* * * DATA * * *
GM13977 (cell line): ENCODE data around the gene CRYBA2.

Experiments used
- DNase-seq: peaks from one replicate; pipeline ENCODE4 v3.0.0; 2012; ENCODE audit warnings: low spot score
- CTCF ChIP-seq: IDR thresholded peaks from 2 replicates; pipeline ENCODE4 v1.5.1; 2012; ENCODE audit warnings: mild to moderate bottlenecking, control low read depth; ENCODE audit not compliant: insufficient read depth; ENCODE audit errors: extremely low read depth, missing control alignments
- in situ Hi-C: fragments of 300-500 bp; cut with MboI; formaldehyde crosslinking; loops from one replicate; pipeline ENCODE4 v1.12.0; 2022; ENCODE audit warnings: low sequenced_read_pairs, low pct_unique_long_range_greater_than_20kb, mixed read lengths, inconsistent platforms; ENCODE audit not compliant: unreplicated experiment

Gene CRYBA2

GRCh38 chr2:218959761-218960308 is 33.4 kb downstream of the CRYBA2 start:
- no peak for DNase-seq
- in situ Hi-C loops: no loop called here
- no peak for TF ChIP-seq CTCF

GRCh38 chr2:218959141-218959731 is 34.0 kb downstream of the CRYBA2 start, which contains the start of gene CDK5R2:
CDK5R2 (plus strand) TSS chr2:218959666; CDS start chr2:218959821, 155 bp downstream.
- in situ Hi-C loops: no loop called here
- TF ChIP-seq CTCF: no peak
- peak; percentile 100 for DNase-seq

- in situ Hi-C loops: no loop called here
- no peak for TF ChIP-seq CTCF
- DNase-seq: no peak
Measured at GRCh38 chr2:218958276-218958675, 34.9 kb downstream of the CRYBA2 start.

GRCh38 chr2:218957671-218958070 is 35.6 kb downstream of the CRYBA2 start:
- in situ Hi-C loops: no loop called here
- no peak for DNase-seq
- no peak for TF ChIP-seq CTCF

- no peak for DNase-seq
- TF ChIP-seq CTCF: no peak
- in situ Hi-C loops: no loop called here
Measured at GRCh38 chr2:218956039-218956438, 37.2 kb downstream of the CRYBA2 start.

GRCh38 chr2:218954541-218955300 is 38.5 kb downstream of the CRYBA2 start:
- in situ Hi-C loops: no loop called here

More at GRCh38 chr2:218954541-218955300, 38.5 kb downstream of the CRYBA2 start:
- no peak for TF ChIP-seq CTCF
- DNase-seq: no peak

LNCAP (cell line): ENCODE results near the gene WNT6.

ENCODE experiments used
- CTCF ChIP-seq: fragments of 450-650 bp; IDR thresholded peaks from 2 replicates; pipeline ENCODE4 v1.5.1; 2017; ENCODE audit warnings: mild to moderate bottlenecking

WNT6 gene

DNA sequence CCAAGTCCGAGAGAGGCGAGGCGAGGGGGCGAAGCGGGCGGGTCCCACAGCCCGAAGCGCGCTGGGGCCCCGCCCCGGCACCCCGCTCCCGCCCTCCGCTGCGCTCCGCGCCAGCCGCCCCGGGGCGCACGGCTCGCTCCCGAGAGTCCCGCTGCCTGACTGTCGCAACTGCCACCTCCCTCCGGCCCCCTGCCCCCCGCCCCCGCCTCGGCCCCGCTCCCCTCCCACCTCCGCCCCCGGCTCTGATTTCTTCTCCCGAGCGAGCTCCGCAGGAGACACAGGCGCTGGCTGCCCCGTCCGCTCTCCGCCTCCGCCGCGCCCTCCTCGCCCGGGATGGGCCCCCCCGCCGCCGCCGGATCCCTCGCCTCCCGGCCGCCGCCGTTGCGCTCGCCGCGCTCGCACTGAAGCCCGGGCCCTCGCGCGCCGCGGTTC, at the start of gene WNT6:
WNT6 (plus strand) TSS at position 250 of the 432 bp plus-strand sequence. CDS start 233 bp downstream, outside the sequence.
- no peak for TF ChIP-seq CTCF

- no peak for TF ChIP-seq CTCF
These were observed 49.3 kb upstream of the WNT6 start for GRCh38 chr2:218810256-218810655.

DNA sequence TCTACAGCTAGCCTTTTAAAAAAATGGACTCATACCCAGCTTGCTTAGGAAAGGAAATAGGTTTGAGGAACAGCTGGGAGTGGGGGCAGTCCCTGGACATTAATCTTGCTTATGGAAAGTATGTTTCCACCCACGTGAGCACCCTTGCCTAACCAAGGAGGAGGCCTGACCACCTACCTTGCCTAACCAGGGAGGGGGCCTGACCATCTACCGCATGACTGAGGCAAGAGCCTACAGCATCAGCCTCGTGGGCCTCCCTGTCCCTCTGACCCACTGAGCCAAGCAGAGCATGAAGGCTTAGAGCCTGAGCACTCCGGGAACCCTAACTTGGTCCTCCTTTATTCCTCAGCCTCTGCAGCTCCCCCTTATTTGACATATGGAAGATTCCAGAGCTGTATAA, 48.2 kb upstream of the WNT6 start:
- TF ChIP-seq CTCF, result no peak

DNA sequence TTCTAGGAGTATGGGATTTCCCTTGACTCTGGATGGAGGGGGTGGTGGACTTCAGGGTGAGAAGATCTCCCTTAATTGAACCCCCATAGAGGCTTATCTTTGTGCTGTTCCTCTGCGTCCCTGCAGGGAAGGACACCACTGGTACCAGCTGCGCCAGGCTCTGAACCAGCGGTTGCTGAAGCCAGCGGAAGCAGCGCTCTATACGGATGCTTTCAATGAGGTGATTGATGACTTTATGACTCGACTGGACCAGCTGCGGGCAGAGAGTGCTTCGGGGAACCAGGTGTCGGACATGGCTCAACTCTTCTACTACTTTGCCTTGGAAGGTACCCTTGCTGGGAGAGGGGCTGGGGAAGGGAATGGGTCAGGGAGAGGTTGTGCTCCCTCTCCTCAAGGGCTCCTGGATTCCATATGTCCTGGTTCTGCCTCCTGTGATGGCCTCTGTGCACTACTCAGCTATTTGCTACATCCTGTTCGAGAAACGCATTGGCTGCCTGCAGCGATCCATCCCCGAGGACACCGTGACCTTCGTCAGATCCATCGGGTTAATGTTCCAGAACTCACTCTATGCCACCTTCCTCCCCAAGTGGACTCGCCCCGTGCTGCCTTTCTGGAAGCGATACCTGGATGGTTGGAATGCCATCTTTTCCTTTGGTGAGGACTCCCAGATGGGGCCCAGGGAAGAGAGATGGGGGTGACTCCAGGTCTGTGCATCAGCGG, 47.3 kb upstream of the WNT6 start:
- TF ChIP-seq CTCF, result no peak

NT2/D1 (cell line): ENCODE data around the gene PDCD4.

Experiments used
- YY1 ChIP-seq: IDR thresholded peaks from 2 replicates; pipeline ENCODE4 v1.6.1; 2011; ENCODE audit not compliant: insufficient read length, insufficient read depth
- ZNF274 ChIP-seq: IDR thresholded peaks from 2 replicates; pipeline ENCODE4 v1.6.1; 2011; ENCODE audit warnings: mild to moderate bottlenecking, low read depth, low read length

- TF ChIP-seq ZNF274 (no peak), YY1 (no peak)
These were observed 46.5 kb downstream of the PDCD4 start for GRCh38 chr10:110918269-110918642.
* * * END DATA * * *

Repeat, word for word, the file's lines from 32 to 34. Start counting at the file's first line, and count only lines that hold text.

- DNase-seq: no peak

LNCAP (cell line): ENCODE results near the gene WNT6.

ENCODE experiments used